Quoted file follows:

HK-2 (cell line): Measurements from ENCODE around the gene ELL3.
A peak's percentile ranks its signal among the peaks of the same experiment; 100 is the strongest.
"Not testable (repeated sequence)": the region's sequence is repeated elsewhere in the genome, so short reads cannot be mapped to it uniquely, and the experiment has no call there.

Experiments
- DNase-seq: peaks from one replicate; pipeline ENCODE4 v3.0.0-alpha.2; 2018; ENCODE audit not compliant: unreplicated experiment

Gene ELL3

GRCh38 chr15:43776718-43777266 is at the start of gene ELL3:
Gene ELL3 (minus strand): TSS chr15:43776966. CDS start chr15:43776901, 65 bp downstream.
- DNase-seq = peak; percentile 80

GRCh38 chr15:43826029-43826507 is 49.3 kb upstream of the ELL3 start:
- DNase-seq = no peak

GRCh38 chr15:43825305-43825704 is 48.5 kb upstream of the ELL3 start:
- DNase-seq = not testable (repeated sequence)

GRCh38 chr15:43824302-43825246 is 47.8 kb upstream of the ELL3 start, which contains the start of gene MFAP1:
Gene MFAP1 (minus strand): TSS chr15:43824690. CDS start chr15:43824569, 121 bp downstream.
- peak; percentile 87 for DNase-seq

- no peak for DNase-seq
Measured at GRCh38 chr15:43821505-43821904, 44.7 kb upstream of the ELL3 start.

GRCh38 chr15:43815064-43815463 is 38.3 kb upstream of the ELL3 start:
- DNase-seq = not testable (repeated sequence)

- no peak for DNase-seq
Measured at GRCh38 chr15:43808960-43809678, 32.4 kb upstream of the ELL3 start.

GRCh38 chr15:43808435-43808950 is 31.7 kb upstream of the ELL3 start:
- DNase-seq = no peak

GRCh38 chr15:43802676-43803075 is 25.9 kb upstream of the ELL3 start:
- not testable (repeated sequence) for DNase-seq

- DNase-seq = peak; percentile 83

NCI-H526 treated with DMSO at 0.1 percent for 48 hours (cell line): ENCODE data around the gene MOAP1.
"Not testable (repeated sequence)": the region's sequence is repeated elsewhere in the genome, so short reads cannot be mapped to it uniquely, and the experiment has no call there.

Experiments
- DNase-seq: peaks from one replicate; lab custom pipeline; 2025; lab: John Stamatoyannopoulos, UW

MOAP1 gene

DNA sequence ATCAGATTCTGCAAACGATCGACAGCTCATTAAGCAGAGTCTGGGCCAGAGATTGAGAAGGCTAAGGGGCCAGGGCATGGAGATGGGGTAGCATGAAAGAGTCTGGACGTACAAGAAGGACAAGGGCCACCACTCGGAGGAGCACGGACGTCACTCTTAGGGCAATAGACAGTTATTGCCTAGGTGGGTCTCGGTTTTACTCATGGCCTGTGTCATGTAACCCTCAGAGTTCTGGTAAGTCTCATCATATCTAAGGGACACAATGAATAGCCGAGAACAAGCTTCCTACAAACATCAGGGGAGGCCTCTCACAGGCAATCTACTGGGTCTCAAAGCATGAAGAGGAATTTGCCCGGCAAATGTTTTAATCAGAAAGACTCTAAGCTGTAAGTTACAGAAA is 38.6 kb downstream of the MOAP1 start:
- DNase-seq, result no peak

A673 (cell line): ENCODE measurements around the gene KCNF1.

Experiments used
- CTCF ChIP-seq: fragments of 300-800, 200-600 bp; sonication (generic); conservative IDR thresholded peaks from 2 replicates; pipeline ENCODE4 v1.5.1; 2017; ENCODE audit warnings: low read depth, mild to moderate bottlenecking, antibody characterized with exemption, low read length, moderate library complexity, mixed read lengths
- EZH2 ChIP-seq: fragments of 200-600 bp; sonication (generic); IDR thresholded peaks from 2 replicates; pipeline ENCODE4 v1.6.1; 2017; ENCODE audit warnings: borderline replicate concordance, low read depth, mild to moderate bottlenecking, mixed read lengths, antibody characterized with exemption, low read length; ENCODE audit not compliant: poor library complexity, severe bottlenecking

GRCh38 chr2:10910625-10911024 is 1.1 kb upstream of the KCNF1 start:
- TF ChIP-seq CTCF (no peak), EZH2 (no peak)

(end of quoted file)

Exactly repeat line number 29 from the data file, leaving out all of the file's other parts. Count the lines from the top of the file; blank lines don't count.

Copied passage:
"Not testable (repeated sequence)": the region's sequence is repeated elsewhere in the genome, so short reads cannot be mapped to it uniquely, and the experiment has no call there.